The national bestseller that picks up where Tender at the Bone left off, Comfort Me with Apples recounts Reichl's transformation from chef to food writer, a process that leads her from New York to China in pursuit of good food and good company.
** spoiler alert ** For me this was a much more difficult book than "Tender at the Bone," emotionally speaking. I have an eight-and-a-half month old daughter, which is very near the same age Reichl's daughter, Gavi, was when they had to give her back to her birth parents. I was also more deeply troubled than Reichl probably wanted her readers to be by her affairs. Even as she seemed happier with Michael, I never felt quite settled, and wanted things to be back the way they had been earlier in her relationship with Doug. I do appreciate that she was unwaveringly candid about her affairs, but the months (years?) of dishonesty were almost surreal for me to imagine (but then, I'm applying that to my relationship). My very favorite parts were Reichl getting used to her job as a restaurant critic, learning what things were "expected" of her position and how that conflicted with her hippie lifestyle, and, as always, her writing about her family. Her writing about her father is so tender and realistic that I really got invested in their relationship. She also writes about her relationship with her mother well, and I think she does a good job of making the reader understand their old arguments and the roles they make the other fall into -- like "PussyCat" -- on a very emotional level. I would give this three-and-a-half stars if I could, because I felt troubled throughout the book by her (and her husband's) affairs in a way that wasn't ever really resolved for me. Not that I expected it to be taken care of neatly -- these are real human lives, after all -- but I just never felt comfortable because of it.
Comfort me with apples
Published by Thriftbooks.com User , 12 years ago
I love Ruth Reichl. One of the reasons I subscribe to "Gourmet" is to read her editorial in each issue. I even have her "mmmmm:A Feastiary" cookbook, a sort of tribute to the group living days of the late 60's and early 70's. The truth is I love everything Ruth Reichl, from her lifestyle through everything she writes. I'm a total fan and not the least bit objective, but if you've never read her books, you should. She is bright, bluntly honest, funny, and always a good ride. Linguistically speaking.
Published by Thriftbooks.com User , 18 years ago
Escapism at its best. You'll love Ruth, her mother, her friends, and her experiences.
Sweet Potato Pie Recipe is great!
Published by Thriftbooks.com User , 20 years ago
Yes, it's a great book, a fabulous followup to "Tender at the Bone." Don't forget the fabulous recipes included in the book. The Sweet Potato Pie is now a family staple at my house, and I've made a note to consult the "Big Chocolate Cake" recipe the next time I need to make cake for a huge crowd. (It's a recipe that creates two 13x9x2 chocolate cake layers plus enough icing to cover them.) Some of the other recipes are a bit fancier, or perhaps a bit more fragile than my cooking schedule will allow, but I plan to try plenty more of them. Her books are a good reminder that there ought to be more to the act of eating a meal than simply consuming calories in mass quantities. If you're bored with cooking or eating out, this book might well remind you to notice more carefully what you're experiencing with each bite.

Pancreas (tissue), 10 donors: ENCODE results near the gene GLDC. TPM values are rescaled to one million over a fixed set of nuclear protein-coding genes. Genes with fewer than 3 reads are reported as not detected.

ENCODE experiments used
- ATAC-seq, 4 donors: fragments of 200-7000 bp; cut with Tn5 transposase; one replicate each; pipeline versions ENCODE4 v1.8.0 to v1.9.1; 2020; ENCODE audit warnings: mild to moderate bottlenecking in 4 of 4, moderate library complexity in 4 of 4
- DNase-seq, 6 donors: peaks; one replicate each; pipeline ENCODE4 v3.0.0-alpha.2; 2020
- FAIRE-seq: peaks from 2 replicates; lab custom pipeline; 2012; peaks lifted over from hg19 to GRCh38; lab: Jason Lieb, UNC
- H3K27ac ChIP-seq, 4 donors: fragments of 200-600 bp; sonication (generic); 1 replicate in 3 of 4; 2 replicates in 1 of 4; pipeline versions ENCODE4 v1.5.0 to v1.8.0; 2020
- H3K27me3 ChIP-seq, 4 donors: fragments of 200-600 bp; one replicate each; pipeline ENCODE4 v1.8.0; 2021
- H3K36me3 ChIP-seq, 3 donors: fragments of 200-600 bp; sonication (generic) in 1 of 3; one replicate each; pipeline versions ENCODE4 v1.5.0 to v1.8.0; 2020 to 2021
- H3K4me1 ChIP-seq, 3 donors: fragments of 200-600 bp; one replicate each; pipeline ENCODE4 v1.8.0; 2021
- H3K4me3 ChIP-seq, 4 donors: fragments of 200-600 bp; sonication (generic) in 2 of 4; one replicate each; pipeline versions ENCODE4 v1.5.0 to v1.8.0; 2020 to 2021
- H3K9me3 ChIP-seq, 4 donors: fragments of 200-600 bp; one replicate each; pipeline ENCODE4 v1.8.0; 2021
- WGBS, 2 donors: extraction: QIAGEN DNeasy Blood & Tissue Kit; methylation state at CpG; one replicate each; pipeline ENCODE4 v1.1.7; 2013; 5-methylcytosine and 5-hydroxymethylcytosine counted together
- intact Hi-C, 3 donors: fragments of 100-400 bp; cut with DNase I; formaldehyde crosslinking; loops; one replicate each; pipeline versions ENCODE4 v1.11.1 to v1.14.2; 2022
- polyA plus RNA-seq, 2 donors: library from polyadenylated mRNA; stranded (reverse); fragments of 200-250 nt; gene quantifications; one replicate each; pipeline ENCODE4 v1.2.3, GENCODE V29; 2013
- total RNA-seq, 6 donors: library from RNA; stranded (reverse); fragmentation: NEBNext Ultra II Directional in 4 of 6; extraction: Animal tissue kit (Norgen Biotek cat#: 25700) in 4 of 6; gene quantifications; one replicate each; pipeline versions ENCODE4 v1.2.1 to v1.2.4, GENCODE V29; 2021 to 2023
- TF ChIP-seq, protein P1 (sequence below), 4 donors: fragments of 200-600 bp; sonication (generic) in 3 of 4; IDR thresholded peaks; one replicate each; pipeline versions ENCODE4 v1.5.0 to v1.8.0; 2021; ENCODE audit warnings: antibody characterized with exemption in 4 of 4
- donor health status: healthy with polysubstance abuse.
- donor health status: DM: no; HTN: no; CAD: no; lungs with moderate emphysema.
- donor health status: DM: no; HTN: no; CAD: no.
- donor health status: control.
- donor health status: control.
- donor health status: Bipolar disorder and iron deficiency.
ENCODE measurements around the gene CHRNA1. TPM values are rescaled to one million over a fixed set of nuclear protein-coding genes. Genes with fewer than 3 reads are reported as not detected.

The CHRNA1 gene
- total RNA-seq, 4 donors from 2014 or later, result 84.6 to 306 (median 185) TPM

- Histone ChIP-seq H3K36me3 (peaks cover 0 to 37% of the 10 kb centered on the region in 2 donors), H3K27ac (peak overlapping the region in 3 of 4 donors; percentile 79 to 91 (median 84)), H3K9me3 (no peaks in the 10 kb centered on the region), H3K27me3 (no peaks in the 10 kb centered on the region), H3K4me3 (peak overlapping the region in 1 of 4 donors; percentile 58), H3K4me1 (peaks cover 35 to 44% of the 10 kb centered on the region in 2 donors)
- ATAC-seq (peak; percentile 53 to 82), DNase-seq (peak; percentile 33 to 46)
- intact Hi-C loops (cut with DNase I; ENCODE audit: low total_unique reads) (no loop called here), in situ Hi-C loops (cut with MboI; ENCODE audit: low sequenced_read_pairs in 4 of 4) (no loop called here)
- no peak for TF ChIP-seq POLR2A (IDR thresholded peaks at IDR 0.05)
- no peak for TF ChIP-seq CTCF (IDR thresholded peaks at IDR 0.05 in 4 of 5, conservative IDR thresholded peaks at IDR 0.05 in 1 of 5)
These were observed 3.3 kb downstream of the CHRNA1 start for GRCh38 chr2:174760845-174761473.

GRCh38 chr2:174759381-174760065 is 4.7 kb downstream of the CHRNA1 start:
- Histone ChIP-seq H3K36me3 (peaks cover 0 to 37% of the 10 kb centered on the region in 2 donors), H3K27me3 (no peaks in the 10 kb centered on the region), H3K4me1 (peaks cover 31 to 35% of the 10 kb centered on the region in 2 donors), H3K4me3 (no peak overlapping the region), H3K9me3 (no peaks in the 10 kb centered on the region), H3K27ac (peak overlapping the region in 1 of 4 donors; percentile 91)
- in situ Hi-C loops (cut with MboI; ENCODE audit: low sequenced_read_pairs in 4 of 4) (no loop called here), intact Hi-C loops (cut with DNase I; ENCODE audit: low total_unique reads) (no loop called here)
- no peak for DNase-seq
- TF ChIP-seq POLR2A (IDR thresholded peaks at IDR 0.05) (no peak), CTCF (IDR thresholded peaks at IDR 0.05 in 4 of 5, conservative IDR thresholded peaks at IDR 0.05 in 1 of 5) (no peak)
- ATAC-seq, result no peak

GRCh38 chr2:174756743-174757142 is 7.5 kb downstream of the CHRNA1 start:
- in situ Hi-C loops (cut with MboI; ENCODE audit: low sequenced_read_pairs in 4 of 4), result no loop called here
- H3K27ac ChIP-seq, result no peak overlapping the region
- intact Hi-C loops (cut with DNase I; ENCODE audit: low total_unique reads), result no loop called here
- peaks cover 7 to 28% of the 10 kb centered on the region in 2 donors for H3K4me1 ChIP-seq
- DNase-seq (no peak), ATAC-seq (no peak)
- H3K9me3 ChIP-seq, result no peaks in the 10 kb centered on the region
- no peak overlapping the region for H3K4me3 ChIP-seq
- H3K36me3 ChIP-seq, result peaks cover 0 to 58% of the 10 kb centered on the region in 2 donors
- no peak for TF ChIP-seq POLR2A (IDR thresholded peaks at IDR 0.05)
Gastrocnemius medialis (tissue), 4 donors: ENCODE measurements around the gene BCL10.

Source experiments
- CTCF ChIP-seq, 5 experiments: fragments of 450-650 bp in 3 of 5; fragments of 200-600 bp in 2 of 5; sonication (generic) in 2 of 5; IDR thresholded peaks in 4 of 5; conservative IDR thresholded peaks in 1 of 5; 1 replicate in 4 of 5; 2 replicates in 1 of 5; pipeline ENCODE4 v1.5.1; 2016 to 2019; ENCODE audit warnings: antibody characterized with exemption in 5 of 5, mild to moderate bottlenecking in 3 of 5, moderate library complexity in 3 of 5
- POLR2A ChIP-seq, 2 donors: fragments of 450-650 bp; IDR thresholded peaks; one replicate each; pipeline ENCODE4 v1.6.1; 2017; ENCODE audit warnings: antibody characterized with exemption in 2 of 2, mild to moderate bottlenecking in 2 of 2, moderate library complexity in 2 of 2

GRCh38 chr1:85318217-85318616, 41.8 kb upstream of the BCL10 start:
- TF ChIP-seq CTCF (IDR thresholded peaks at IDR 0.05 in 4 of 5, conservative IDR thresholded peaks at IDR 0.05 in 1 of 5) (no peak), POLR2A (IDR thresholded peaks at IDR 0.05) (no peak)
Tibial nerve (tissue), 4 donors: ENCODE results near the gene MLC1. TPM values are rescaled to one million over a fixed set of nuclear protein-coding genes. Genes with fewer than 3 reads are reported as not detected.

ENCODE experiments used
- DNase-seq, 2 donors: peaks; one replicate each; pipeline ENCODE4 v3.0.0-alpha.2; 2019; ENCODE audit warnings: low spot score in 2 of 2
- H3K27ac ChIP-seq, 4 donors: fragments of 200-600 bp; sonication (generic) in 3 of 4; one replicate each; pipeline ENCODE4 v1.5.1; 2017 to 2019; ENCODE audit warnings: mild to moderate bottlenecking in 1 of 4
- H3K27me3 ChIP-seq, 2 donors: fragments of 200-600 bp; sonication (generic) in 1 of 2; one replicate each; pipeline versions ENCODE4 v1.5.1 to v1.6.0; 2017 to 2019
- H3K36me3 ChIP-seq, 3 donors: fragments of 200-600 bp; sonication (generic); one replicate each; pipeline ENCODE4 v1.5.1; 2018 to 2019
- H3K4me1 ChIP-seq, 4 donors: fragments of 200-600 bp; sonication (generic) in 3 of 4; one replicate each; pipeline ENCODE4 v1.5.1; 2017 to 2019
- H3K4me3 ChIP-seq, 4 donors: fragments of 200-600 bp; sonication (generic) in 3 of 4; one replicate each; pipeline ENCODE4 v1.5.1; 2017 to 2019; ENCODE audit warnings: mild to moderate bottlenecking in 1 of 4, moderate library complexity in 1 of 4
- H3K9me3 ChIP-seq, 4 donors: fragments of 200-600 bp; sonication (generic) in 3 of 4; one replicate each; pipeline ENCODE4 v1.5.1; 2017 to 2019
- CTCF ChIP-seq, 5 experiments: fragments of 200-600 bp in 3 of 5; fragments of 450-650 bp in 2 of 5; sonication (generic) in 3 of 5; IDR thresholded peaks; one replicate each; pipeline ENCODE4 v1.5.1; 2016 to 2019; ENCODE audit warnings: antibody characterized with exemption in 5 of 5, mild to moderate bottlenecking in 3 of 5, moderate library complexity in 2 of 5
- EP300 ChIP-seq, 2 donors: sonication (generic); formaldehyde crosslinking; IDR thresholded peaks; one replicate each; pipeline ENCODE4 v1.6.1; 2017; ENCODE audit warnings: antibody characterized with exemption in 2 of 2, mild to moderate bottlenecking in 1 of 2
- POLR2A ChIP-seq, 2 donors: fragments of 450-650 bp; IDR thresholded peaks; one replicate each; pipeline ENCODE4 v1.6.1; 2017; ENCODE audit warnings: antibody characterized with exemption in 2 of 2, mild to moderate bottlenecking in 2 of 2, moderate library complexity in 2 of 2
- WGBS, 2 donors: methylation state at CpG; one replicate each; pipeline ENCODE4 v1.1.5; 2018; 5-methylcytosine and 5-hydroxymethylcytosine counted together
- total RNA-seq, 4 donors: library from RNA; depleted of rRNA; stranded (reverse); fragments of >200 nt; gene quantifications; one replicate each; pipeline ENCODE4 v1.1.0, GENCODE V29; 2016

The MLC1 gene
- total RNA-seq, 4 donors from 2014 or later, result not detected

A Delicious Adventure
Published by Thriftbooks.com User , 20 years ago
Reichl has given foodies and book lovers alike yet another wonderful tale of life with taste. Picking up where Tender at the Bone left off, the reader follows reichl from her Berkely commune to food editor of the Los Angeles Times, honestly sharing the story of her disintegrating marriage and her own part in its demise. As she develops as a food writer, Reichl travels to many locals to nosh on the native cuisine, places that are around the corner from her as well as across oceans. One of her many food journies takes her mainland China a mere 9 years after Nixon's historic visit where she willfully disregards the orders of her tour group's official leaders and makes contact with the locals, and of course, eats the food of the people, not the typical restaurant variety. We suffer with her through the loss of her father, and later her daughter, yet the reader is never manipulated into snivelling sentimentality. The same voice that spoke to the hearts and palates of so many readers is evident in this new memoir, ready to consume the reader in more delicious adventures.
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